|Publication number||US5067278 A|
|Application number||US 07/623,366|
|Publication date||Nov 26, 1991|
|Filing date||Dec 7, 1990|
|Priority date||Dec 7, 1990|
|Also published as||WO1992010633A1|
|Publication number||07623366, 623366, US 5067278 A, US 5067278A, US-A-5067278, US5067278 A, US5067278A|
|Original Assignee||Duro Dyne Corporation|
|Export Citation||BiBTeX, EndNote, RefMan|
|Patent Citations (16), Referenced by (36), Classifications (11), Legal Events (4)|
|External Links: USPTO, USPTO Assignment, Espacenet|
1. Field of the Invention
The present invention is in the field of access doors intended to be used on air conditioning (heating and cooling) ducting to permit elements within the ducting system, such as air turning vanes and the like to be accessed from time to time.
2. The Prior Art
In air conduit systems such as are used for heating and cooling it is often necessary to provide means for obtaining access to components disposed within the ducting. One conventional mode of providing such access involves supplying a frame to which a door is hinged. The door and frame, comprising a unitary assembly, may include gasketting material for preventing leaks at the duct interface and a latch whereby the door may be released from the closed condition to an open condition.
Composite assemblies of the type described are mounted by cutting an appropriately sized hole in the duct and by affixing flanges formed on the frame component to exterior surfaces of the duct, as by a multiplicity of sheet metal screws or the like.
Assemblies of the type described are relatively expensive and time consuming to install.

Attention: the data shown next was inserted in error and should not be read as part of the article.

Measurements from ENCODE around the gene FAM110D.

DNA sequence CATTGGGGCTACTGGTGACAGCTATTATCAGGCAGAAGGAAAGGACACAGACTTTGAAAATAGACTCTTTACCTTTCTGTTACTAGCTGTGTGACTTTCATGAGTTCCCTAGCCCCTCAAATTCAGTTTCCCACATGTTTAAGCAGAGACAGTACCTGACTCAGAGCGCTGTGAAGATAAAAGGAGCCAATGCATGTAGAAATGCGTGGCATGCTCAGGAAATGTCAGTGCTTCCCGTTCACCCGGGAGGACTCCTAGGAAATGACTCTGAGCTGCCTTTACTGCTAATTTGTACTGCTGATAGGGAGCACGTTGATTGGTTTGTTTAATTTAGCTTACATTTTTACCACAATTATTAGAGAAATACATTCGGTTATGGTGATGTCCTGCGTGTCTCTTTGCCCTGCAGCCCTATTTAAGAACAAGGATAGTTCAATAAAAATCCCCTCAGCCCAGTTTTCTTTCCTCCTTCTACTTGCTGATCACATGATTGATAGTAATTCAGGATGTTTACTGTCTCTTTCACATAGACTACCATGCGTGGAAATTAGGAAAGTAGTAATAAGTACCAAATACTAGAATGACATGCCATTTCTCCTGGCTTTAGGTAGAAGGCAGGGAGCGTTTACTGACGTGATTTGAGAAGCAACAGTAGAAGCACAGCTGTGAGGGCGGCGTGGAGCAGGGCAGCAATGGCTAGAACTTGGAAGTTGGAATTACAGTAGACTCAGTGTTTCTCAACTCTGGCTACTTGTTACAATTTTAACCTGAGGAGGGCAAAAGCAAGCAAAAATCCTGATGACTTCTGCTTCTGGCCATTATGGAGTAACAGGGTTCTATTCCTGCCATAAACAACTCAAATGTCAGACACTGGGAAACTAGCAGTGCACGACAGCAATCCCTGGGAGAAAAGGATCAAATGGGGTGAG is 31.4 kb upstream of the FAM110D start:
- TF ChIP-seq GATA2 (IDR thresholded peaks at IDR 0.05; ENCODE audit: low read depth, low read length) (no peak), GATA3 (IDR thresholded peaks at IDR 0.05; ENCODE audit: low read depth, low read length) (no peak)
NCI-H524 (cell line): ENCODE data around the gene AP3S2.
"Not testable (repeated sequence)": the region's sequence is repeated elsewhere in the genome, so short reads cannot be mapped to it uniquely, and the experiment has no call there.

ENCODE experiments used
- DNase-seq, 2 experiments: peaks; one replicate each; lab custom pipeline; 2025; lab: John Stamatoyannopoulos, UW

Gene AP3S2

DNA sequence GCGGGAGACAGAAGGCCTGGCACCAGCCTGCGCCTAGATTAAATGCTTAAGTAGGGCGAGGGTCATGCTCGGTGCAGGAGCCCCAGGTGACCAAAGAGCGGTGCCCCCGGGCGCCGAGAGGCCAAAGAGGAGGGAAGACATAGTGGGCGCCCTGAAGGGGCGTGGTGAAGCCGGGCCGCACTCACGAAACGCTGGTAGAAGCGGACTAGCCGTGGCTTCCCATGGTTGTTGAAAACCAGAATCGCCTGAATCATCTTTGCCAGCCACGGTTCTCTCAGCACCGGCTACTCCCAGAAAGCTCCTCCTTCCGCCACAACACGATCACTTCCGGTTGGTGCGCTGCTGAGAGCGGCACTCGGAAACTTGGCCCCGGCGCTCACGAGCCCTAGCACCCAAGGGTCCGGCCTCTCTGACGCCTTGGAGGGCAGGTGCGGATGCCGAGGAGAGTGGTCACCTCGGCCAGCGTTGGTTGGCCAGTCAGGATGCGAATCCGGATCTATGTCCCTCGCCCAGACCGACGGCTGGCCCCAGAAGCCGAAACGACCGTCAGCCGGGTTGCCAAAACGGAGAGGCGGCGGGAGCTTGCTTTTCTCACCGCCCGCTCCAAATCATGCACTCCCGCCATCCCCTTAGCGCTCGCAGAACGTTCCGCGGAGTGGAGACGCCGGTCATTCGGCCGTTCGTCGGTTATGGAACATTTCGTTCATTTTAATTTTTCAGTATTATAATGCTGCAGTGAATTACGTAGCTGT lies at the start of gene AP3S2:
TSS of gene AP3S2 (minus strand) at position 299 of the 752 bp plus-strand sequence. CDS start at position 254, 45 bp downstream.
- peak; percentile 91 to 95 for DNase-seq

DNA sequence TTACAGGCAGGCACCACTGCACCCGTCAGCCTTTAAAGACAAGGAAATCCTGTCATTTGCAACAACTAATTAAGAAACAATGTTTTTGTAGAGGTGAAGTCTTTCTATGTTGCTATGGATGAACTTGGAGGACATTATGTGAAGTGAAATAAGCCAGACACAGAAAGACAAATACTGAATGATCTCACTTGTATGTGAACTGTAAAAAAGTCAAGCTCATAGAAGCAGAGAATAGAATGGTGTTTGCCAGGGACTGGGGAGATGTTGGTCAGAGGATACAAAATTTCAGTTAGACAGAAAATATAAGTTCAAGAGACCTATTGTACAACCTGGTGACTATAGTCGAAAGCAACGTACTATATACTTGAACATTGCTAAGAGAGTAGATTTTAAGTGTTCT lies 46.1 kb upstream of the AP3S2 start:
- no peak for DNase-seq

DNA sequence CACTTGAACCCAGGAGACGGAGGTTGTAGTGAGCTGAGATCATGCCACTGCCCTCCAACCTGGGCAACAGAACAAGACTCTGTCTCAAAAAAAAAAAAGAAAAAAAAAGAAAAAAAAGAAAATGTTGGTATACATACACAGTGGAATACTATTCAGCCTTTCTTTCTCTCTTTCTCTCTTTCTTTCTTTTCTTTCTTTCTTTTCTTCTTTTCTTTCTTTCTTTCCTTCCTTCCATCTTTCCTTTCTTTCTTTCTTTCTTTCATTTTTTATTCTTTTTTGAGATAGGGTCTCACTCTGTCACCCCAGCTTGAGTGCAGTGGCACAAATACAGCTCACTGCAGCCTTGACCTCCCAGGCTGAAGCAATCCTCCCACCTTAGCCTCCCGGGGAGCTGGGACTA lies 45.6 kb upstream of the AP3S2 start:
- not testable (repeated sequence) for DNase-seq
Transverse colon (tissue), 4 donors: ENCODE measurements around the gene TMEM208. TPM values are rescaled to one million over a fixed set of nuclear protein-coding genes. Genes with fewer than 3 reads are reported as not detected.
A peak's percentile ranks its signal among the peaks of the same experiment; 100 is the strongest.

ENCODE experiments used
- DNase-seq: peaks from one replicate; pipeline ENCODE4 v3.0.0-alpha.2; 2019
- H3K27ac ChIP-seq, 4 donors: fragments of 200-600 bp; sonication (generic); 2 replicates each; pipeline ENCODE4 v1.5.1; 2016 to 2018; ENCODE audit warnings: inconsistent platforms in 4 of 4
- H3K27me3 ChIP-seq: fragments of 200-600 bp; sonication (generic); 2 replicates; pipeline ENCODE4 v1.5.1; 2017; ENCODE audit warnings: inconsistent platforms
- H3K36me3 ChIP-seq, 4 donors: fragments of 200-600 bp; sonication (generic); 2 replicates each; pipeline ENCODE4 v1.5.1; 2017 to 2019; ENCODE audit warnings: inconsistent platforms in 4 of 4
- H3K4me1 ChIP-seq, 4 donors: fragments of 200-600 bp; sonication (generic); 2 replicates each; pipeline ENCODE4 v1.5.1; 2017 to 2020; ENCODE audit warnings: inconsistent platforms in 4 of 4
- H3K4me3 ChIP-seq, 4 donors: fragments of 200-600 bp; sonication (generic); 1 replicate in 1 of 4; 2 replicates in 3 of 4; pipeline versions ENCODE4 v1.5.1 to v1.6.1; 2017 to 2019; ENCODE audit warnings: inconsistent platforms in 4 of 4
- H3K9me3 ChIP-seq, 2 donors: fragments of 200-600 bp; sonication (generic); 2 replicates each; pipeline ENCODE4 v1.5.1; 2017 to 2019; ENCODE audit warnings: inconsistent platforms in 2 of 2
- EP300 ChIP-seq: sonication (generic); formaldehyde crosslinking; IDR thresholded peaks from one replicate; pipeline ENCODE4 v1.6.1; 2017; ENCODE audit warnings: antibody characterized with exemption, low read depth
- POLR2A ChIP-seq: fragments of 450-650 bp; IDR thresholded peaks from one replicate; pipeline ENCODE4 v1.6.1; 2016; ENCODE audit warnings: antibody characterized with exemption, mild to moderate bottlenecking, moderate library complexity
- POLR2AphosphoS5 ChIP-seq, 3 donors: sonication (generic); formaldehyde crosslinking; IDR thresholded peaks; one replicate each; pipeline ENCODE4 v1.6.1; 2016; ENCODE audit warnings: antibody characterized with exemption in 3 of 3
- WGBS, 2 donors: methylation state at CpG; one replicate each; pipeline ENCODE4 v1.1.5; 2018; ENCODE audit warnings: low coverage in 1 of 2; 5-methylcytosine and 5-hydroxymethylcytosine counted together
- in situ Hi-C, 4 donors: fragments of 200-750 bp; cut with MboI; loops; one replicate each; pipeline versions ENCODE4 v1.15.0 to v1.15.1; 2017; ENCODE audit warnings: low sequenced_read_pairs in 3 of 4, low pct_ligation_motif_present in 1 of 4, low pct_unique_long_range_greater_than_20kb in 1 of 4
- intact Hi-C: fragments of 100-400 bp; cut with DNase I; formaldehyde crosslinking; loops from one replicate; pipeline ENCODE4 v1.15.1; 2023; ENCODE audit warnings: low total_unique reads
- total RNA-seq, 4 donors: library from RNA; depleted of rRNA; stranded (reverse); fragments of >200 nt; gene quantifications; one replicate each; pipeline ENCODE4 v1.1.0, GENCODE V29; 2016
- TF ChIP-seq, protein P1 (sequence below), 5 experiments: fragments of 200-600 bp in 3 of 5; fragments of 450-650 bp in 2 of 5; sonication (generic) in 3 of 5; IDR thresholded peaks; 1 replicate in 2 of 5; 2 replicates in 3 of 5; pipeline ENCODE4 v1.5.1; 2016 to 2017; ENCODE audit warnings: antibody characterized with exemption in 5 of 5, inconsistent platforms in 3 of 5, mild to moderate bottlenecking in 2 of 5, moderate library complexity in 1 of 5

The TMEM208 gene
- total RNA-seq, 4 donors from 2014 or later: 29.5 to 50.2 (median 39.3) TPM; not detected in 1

Other forms of access door mechanisms for ducts, etc. are illustrated in one or more of the following U.S. Pat. Nos: 1,849,907; 3,537,212; 4,206,784; 3,566,566; 4,890,418.
The assemblies of each of the door devices described are relatively complex and necessitate substantial metal work to effect installation.
The present invention may be summarized as directed to an access door device for air ducting which is inexpensive to fabricate and easy to install, requiring no ancillary frame, hinging arrangements or permanent affixation components such as sheet metal screws, rivets or the like.
More particularly, the invention is directed to an access door which may be mounted by merely cutting an appropriately sized hole in the duct, with no permanent connection between the door and duct, enabling the door to be bodily removed.
In accordance with the invention, the door comprises a pan-like element having a laterally projecting flange extending beyond the perimeter of the pan, the inner faces of the flange carrying a gasket adapted to be compressed against the outer surface of the duct.
One of the flange surfaces includes an extension comprising an inclined ramp projecting angularly inwardly away from the plane of the flange and defining an acute angle with the flange from which it extends.
A clamp member is provided for affixation to the duct at a position remote from and opposite the ramp, the clamp including a first arcuate cam face proximate to and directed toward a raised portion of the pan projecting outwardly from the duct surface.